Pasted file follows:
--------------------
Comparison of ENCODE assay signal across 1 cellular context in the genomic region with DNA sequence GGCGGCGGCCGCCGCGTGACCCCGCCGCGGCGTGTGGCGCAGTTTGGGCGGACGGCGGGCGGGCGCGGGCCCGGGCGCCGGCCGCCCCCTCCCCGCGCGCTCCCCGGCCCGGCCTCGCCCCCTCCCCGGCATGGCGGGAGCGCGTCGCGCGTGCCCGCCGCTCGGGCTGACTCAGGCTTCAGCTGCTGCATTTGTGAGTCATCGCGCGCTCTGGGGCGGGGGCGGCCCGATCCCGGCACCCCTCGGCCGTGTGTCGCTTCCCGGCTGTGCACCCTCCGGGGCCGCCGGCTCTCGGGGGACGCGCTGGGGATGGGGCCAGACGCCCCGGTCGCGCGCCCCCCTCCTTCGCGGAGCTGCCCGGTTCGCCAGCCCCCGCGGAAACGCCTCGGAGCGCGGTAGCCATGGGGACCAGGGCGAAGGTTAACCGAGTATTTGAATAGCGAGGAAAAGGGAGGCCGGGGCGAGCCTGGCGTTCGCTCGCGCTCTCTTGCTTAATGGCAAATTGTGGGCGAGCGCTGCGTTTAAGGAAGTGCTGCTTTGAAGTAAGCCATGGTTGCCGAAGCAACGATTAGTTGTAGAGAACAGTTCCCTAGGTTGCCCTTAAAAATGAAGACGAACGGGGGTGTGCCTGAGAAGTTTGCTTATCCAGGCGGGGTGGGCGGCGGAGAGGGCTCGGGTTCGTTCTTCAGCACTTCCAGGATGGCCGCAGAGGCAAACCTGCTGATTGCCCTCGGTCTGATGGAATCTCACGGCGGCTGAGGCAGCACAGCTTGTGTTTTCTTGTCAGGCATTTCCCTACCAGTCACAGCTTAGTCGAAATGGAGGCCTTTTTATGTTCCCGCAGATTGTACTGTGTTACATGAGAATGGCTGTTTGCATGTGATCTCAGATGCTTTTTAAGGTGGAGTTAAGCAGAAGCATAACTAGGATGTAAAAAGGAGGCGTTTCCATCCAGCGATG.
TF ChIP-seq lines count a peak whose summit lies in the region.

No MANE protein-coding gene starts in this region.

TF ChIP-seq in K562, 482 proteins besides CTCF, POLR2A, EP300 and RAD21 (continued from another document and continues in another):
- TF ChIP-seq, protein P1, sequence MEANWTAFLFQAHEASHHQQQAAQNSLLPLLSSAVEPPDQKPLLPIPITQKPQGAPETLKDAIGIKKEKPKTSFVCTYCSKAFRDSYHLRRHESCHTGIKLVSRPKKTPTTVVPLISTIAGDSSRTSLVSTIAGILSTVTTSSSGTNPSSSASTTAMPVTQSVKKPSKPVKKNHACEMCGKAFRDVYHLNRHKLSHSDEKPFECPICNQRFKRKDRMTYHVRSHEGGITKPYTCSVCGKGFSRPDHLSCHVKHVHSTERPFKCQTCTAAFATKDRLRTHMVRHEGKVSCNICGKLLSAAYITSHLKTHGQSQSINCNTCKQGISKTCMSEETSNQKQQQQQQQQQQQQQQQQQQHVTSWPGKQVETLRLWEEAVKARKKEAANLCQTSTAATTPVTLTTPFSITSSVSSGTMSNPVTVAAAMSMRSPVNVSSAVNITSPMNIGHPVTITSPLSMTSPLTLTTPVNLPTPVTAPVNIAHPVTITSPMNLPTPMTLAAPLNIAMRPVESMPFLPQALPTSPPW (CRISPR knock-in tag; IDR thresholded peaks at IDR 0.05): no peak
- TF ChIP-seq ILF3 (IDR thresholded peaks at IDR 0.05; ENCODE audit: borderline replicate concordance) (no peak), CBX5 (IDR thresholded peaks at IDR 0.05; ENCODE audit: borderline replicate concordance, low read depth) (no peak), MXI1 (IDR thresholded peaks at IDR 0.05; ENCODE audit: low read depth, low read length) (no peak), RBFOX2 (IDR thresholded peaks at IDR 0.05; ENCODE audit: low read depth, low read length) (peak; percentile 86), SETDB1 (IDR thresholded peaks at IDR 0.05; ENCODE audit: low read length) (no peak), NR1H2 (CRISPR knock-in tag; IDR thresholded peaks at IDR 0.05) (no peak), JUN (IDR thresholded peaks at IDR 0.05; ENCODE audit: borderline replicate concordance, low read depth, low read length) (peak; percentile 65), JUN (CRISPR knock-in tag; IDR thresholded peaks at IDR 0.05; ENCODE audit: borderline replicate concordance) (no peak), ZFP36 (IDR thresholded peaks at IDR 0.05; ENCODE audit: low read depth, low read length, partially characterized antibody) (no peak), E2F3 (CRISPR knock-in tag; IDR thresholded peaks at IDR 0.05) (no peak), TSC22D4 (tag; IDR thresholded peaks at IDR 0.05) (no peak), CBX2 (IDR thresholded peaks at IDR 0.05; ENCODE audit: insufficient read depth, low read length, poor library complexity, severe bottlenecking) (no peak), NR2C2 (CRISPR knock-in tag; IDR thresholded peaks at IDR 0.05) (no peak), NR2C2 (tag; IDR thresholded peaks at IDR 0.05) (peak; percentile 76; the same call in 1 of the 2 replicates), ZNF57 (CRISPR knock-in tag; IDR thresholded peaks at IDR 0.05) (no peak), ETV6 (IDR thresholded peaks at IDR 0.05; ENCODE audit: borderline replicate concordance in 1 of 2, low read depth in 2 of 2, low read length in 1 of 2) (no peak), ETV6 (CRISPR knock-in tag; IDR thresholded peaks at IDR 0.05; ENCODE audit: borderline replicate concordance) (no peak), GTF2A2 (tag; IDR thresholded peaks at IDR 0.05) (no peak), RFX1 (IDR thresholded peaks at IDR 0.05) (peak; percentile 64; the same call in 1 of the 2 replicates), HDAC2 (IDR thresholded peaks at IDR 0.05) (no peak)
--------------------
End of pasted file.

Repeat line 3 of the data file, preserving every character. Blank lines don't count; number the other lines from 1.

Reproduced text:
No MANE protein-coding gene starts in this region.